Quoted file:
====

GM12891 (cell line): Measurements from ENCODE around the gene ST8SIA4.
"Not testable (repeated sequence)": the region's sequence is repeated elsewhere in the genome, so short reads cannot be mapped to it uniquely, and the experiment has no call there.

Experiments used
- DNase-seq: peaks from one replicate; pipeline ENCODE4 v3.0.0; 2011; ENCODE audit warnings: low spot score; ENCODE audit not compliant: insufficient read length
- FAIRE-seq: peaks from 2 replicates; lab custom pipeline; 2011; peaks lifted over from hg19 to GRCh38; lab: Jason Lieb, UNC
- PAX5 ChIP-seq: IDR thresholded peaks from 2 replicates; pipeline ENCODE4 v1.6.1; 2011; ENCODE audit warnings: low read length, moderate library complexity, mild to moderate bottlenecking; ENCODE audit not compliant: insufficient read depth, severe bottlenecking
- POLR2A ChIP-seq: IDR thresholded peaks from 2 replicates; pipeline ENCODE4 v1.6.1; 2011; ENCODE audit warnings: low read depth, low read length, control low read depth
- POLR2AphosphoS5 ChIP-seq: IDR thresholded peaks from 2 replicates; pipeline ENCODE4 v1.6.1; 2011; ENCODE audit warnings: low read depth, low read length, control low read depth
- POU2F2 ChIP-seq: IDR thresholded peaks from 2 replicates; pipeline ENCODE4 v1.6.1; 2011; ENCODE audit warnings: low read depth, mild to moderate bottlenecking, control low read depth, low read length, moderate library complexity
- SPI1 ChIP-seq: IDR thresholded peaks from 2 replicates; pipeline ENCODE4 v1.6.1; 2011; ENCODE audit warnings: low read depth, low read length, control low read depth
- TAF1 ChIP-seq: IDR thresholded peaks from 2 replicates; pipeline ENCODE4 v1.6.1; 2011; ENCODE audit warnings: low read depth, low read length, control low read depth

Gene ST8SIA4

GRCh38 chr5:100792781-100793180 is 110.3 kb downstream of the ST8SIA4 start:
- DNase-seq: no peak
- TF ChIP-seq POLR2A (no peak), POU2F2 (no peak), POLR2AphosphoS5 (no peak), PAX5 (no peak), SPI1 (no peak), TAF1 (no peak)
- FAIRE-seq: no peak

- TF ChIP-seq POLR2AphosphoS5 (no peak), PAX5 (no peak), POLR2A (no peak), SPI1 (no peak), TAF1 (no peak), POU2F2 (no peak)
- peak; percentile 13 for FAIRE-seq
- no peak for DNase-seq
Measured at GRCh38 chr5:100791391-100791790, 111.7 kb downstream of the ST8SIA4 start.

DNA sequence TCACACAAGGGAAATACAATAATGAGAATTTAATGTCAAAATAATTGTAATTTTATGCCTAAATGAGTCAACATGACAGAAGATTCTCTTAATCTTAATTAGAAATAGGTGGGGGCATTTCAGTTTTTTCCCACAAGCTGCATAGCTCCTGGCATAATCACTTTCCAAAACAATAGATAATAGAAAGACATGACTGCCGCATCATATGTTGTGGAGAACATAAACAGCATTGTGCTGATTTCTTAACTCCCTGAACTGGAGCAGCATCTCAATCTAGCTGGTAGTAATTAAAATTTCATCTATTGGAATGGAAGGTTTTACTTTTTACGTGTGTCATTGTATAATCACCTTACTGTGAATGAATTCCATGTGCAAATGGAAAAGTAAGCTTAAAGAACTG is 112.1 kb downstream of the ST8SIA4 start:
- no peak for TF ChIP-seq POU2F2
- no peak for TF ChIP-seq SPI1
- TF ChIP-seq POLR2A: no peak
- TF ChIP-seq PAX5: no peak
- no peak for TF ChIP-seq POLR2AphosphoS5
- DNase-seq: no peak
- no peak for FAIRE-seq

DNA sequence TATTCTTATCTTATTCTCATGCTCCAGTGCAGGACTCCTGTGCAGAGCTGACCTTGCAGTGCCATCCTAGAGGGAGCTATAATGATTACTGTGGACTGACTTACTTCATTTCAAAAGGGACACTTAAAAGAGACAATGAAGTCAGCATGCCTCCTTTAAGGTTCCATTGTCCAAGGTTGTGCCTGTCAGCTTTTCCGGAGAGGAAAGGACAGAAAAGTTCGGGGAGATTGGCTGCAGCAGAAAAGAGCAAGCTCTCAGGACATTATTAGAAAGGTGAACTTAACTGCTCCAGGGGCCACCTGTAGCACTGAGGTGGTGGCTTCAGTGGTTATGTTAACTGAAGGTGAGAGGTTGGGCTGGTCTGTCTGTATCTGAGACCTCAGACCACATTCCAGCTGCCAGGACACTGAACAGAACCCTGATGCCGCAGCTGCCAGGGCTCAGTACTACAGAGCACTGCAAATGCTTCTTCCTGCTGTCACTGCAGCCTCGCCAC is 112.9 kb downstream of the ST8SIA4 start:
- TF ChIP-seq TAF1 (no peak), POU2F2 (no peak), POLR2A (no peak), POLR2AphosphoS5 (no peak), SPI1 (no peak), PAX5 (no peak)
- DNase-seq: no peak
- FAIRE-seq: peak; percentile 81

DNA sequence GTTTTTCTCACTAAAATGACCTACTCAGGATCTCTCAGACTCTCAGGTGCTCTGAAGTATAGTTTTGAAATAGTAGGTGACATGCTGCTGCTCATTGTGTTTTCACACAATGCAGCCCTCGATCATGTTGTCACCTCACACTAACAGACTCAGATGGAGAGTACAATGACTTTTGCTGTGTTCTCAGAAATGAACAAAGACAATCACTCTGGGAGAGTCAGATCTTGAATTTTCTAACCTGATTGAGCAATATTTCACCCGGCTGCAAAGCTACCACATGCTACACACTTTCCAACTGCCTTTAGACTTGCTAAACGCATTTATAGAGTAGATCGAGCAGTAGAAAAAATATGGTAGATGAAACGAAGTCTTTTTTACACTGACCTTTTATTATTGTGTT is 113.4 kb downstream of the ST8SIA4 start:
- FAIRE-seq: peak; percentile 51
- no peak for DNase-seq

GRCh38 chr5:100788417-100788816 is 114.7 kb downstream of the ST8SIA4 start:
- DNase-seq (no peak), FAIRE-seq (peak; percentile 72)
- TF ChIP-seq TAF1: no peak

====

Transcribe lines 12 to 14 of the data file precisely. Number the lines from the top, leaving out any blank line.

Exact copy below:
Gene ST8SIA4

GRCh38 chr5:100792781-100793180 is 110.3 kb downstream of the ST8SIA4 start:
- DNase-seq: no peak